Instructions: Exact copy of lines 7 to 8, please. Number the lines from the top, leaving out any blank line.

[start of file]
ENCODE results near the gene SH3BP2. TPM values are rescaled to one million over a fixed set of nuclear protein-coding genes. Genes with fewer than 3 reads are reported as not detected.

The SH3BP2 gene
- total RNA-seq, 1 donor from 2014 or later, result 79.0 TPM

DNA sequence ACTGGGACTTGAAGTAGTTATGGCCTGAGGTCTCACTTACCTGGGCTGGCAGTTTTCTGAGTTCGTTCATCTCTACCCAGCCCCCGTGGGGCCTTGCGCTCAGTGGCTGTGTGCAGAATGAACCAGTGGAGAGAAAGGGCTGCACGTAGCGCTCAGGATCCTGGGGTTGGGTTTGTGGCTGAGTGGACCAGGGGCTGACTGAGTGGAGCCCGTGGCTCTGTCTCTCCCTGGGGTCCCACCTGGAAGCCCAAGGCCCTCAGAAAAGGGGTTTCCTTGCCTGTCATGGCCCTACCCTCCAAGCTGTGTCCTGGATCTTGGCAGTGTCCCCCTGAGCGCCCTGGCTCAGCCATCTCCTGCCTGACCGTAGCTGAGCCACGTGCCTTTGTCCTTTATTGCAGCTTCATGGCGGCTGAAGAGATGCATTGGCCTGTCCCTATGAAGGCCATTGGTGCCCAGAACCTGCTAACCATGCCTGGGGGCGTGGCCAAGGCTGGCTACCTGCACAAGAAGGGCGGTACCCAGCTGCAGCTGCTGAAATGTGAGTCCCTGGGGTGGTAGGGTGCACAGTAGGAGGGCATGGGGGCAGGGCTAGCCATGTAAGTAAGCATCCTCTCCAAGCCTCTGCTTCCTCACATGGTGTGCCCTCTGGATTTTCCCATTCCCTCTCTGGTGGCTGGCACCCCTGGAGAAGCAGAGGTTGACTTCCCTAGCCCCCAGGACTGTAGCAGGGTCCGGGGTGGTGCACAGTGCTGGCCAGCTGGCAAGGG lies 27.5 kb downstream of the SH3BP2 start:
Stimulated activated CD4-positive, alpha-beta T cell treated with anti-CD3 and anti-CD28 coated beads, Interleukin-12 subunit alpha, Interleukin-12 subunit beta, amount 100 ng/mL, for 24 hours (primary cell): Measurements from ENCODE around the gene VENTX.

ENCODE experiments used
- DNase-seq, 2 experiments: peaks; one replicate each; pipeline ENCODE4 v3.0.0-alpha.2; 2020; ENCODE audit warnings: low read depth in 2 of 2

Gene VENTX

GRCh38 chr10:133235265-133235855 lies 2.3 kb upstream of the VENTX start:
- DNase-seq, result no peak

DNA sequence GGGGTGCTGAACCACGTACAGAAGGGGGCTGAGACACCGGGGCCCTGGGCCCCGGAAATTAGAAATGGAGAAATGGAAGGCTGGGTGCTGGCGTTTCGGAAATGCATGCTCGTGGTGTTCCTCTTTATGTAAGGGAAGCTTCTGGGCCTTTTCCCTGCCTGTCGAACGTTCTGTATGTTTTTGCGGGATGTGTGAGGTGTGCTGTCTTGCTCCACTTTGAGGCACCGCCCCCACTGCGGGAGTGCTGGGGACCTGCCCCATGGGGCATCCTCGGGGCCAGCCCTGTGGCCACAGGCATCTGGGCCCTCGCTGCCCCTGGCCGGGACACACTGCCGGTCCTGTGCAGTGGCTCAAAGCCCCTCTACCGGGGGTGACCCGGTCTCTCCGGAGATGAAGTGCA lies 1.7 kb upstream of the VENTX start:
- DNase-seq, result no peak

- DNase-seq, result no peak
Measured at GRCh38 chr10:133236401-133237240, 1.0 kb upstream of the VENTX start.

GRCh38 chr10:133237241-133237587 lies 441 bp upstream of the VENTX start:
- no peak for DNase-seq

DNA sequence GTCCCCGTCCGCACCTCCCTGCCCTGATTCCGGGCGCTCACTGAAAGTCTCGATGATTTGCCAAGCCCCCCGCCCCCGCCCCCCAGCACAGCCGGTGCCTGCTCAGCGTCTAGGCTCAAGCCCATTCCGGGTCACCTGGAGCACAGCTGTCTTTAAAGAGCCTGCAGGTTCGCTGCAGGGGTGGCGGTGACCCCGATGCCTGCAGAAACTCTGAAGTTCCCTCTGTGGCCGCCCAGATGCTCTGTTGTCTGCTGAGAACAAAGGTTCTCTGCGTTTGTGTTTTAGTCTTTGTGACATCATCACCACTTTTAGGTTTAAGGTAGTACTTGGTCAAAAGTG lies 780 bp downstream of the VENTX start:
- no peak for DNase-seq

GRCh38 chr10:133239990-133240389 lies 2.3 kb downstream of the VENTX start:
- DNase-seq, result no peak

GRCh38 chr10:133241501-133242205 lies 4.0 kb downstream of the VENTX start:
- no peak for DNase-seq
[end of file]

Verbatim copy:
- DNase-seq, 2 experiments: peaks; one replicate each; pipeline ENCODE4 v3.0.0-alpha.2; 2020; ENCODE audit warnings: low read depth in 2 of 2

Gene VENTX